Ambivalence and Found Family (a Rat Queens Review)

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One of the delightful things that happened at Olamot Con 2016 is that I happened upon a copy of the first Rat Queens TPB at one of the stands. The name rang a bell, so I flipped through it and eventually surrendered to temptation and took it home with me. This title has been vaguely on my radar for a while, but the scarcity of comic book stores and my general disengagement with the medium produced an obstacle of availability. What am I gonna say, there is so much entertainment media out there, you have to work hard to catch and keep readers’ attention.

Our intrepid heroines (Rat Queens #1).

Conventions, however, exist to circumvent the barriers that make mass media vastly more available for consumption than more niche markets, and I took full advantage of this fact. I bought the first two TPBs, covering Rat Queens #1-#10, and a full story arc with a satisfying conclusion. Frankly, that’s already more than most comics can boast.

Rat Queens follows the story of a group of professional “adventurers”, not unreasonably treated as brawlers, trouble-seekers and generally a menace to society. While their exploits remain faithful to a whole array of fantasy tropes, primarily those of a role-playing persuasion, this one change undermines the whole enterprise, turning it into something quite different. Fantasy has long thrived on the idea that chaos-spreading glory hounds should somehow be considered respectable professionals in their field, even when they make their income from grave-robbing and extorting rewards out of innocent bystanders.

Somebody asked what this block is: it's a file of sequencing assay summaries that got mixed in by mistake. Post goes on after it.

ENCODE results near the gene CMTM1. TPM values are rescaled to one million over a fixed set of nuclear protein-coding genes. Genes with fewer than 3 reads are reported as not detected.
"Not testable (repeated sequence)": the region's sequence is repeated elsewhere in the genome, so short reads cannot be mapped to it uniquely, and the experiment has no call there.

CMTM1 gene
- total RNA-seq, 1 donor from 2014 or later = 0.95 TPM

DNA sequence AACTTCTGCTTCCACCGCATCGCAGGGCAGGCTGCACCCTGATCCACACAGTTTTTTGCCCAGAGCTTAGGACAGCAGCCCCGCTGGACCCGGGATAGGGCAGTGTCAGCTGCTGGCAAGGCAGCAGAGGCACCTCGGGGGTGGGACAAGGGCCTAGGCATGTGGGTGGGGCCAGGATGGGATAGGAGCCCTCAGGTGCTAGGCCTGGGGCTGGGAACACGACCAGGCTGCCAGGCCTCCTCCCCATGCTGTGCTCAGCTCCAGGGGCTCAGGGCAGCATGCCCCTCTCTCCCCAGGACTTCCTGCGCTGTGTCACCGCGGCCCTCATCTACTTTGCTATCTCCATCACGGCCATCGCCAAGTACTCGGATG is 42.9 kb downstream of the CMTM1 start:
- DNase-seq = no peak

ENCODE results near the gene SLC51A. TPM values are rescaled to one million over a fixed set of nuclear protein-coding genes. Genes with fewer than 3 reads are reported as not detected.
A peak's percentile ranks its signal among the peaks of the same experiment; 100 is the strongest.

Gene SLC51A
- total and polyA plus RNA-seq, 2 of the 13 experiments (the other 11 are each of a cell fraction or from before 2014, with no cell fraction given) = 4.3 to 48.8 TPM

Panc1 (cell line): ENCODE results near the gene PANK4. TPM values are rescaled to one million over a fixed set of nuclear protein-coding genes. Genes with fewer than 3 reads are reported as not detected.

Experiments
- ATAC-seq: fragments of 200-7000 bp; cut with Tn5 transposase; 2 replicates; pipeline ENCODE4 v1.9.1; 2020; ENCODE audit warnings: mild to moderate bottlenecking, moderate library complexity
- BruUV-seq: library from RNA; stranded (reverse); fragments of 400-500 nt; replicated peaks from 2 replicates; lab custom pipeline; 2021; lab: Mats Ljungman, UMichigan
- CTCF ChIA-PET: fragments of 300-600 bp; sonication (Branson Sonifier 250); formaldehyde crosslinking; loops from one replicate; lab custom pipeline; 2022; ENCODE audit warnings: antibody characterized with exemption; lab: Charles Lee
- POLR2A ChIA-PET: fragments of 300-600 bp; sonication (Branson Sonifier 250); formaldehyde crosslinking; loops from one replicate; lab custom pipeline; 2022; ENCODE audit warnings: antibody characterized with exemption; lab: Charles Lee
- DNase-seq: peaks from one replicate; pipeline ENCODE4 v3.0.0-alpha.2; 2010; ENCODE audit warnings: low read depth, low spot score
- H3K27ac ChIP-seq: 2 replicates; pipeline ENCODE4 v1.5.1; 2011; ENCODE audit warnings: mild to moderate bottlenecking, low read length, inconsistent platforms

On opening, we discover that the Rat Queens have gotten themselves in trouble with the town watch, and not for the first time. Theirs are faces that are known to the authorities, as it were. Hannah, an elven sorceress, seems initially to be the group’s leader as she invokes the requisite font of sass and sexual tension at the guard captain. Later on the situation becomes less clear. As part of their generally informal and disorganized nature, the Rat Queens lack the organic chain of command native to bands of plucky outcasts.